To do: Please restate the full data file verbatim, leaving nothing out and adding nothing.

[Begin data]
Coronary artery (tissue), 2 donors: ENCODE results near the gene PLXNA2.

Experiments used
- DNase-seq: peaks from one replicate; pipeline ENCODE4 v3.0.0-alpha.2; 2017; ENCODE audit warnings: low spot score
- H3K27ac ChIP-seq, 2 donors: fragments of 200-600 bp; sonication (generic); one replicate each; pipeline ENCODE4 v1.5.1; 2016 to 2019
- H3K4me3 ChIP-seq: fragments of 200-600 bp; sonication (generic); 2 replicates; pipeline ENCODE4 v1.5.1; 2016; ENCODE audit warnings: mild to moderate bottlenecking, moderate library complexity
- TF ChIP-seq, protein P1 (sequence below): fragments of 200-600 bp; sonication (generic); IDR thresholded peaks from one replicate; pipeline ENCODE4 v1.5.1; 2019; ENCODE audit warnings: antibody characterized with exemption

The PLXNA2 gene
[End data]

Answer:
Coronary artery (tissue), 2 donors: ENCODE results near the gene PLXNA2.

Experiments used
- DNase-seq: peaks from one replicate; pipeline ENCODE4 v3.0.0-alpha.2; 2017; ENCODE audit warnings: low spot score
- H3K27ac ChIP-seq, 2 donors: fragments of 200-600 bp; sonication (generic); one replicate each; pipeline ENCODE4 v1.5.1; 2016 to 2019
- H3K4me3 ChIP-seq: fragments of 200-600 bp; sonication (generic); 2 replicates; pipeline ENCODE4 v1.5.1; 2016; ENCODE audit warnings: mild to moderate bottlenecking, moderate library complexity
- TF ChIP-seq, protein P1 (sequence below): fragments of 200-600 bp; sonication (generic); IDR thresholded peaks from one replicate; pipeline ENCODE4 v1.5.1; 2019; ENCODE audit warnings: antibody characterized with exemption

The PLXNA2 gene